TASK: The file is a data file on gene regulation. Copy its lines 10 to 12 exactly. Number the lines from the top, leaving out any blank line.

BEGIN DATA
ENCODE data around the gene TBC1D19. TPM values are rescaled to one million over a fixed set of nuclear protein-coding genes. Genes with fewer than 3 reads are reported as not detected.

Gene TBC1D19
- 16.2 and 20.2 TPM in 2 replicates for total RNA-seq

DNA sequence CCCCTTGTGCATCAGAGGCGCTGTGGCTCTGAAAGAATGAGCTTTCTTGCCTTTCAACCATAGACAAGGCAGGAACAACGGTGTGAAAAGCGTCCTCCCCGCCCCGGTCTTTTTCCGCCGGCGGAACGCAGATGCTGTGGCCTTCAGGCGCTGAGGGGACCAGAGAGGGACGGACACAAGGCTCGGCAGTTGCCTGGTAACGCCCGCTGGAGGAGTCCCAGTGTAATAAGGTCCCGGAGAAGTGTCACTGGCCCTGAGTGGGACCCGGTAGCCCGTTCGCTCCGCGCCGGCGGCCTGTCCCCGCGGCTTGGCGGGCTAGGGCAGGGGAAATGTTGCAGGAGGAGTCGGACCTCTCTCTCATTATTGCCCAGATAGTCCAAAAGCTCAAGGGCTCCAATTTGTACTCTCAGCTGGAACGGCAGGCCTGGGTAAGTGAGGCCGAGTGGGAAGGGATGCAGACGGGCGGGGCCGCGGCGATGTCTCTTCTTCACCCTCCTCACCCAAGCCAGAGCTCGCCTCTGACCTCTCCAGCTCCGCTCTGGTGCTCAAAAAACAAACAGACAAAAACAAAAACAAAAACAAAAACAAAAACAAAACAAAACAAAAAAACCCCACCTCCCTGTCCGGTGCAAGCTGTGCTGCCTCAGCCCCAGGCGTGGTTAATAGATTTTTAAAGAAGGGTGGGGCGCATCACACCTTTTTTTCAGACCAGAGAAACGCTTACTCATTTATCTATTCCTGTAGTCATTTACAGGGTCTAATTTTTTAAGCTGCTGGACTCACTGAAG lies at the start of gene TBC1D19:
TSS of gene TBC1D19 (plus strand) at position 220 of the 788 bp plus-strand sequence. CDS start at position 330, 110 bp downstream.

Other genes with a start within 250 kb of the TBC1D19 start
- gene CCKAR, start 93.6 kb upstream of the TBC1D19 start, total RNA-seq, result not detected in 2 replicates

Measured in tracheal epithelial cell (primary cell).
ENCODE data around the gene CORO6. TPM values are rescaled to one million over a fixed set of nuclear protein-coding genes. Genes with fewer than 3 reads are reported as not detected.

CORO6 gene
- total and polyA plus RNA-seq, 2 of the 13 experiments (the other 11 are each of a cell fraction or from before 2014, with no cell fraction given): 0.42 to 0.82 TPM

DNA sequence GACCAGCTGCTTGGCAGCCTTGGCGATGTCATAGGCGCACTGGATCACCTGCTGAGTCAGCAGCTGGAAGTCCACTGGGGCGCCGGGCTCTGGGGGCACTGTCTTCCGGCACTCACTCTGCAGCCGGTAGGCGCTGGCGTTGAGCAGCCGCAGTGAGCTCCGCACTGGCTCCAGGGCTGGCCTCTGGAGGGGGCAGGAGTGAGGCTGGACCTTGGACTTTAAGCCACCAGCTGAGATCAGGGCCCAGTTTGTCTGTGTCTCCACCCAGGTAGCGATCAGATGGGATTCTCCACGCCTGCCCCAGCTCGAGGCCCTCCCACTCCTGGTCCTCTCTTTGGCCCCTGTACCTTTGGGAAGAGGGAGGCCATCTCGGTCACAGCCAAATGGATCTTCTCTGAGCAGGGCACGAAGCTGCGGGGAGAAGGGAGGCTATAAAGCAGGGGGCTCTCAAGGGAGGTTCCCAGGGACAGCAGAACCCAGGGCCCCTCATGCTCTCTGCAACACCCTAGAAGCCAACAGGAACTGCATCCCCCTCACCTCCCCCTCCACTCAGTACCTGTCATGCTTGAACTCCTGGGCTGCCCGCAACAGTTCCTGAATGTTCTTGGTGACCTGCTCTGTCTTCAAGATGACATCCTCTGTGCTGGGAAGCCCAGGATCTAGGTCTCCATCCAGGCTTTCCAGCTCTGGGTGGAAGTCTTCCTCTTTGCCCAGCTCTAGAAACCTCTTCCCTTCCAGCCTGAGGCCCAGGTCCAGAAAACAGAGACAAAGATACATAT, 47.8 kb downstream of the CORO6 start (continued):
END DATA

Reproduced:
CORO6 gene
- total and polyA plus RNA-seq, 2 of the 13 experiments (the other 11 are each of a cell fraction or from before 2014, with no cell fraction given): 0.42 to 0.82 TPM

DNA sequence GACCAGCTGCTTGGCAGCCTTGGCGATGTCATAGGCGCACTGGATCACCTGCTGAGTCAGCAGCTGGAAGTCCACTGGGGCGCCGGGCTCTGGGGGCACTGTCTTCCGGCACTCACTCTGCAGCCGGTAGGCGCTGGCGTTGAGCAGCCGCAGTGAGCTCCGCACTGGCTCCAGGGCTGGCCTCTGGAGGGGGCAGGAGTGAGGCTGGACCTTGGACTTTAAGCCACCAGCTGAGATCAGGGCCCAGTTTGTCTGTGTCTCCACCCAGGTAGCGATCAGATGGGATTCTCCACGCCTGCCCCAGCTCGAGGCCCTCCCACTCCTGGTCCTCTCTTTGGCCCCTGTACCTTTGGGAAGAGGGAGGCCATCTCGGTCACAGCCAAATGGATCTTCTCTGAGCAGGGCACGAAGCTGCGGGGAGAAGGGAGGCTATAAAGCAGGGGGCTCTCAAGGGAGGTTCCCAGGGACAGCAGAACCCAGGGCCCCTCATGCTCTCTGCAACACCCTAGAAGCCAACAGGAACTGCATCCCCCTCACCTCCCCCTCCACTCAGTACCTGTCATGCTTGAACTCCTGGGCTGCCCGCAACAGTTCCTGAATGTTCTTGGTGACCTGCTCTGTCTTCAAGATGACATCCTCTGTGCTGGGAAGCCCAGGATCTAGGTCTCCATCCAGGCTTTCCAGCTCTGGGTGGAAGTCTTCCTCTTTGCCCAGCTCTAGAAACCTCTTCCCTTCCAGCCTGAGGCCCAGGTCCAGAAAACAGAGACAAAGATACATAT, 47.8 kb downstream of the CORO6 start (continued):